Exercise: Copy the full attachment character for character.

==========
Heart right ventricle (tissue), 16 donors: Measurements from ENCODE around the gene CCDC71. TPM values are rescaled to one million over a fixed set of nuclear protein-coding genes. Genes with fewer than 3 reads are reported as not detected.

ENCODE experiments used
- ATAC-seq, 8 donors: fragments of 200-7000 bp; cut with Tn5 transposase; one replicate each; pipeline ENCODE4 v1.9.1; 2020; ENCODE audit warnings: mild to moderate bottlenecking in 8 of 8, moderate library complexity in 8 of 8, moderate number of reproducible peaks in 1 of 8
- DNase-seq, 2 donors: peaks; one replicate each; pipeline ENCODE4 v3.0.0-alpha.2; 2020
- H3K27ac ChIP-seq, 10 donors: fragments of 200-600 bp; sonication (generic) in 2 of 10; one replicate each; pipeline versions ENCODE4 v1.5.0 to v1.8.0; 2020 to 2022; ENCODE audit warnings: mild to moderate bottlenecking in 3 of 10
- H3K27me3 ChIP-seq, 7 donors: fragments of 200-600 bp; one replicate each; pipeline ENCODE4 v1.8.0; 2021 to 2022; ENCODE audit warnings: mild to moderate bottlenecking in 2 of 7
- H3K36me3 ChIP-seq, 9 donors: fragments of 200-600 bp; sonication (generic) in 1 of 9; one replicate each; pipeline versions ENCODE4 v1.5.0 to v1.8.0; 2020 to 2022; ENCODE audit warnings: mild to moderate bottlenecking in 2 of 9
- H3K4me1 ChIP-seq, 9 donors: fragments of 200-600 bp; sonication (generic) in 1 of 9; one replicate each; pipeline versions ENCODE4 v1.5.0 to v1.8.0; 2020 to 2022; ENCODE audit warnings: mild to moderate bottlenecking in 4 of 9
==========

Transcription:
Heart right ventricle (tissue), 16 donors: Measurements from ENCODE around the gene CCDC71. TPM values are rescaled to one million over a fixed set of nuclear protein-coding genes. Genes with fewer than 3 reads are reported as not detected.

ENCODE experiments used
- ATAC-seq, 8 donors: fragments of 200-7000 bp; cut with Tn5 transposase; one replicate each; pipeline ENCODE4 v1.9.1; 2020; ENCODE audit warnings: mild to moderate bottlenecking in 8 of 8, moderate library complexity in 8 of 8, moderate number of reproducible peaks in 1 of 8
- DNase-seq, 2 donors: peaks; one replicate each; pipeline ENCODE4 v3.0.0-alpha.2; 2020
- H3K27ac ChIP-seq, 10 donors: fragments of 200-600 bp; sonication (generic) in 2 of 10; one replicate each; pipeline versions ENCODE4 v1.5.0 to v1.8.0; 2020 to 2022; ENCODE audit warnings: mild to moderate bottlenecking in 3 of 10
- H3K27me3 ChIP-seq, 7 donors: fragments of 200-600 bp; one replicate each; pipeline ENCODE4 v1.8.0; 2021 to 2022; ENCODE audit warnings: mild to moderate bottlenecking in 2 of 7
- H3K36me3 ChIP-seq, 9 donors: fragments of 200-600 bp; sonication (generic) in 1 of 9; one replicate each; pipeline versions ENCODE4 v1.5.0 to v1.8.0; 2020 to 2022; ENCODE audit warnings: mild to moderate bottlenecking in 2 of 9
- H3K4me1 ChIP-seq, 9 donors: fragments of 200-600 bp; sonication (generic) in 1 of 9; one replicate each; pipeline versions ENCODE4 v1.5.0 to v1.8.0; 2020 to 2022; ENCODE audit warnings: mild to moderate bottlenecking in 4 of 9